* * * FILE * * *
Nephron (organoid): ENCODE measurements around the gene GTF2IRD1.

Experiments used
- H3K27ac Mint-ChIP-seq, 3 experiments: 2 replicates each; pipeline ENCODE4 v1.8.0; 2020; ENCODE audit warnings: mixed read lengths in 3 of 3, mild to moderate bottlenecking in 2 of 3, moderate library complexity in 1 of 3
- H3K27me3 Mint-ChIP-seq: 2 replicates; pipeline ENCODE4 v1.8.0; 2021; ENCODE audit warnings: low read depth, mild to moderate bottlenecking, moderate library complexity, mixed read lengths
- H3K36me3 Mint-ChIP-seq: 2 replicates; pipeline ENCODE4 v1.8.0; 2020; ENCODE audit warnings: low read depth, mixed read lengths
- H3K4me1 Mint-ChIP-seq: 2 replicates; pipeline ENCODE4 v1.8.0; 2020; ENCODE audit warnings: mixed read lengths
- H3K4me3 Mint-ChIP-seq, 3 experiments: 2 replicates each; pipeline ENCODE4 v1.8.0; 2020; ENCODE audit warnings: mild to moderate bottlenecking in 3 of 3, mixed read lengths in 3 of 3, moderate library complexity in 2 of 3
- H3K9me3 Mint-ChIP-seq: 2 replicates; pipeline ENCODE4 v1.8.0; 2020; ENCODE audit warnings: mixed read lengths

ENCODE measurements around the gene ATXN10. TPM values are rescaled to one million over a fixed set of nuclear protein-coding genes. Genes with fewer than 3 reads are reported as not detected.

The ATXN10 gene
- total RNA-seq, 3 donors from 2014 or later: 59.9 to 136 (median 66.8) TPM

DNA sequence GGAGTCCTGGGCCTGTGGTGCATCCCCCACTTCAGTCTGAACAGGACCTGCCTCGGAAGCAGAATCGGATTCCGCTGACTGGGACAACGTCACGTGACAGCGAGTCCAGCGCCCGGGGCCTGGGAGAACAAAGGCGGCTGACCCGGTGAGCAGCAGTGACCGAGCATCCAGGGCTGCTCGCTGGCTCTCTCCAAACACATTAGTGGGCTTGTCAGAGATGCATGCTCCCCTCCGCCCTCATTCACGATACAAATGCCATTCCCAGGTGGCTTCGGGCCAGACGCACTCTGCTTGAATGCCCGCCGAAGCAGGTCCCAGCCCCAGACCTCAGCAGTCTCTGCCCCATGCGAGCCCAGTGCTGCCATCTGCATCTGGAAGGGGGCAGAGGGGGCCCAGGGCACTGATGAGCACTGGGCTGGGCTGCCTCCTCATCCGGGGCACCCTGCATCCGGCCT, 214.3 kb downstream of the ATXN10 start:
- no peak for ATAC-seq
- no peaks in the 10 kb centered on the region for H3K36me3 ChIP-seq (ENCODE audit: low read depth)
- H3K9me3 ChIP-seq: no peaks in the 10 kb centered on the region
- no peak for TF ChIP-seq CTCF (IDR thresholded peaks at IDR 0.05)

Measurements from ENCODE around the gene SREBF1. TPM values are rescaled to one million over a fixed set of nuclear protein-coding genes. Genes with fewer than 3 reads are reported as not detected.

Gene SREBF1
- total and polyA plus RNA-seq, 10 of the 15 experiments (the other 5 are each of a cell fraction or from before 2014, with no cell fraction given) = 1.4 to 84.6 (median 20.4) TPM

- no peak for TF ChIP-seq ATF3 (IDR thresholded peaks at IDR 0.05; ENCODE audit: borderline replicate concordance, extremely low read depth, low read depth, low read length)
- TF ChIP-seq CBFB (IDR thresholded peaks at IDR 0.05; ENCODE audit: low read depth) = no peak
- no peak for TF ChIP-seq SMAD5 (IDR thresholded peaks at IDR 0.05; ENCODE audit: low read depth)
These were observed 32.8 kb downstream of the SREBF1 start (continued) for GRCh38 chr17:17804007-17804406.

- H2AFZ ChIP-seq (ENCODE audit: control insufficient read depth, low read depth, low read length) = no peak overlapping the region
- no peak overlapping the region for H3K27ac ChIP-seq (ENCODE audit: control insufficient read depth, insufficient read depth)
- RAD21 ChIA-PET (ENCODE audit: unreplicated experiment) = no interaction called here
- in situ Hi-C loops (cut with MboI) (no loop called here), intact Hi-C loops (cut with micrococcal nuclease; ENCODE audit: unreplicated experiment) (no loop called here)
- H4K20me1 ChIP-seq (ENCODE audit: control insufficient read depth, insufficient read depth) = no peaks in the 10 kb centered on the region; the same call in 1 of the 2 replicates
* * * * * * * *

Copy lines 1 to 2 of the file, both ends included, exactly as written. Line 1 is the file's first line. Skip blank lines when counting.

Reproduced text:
Nephron (organoid): ENCODE measurements around the gene GTF2IRD1.

Experiments used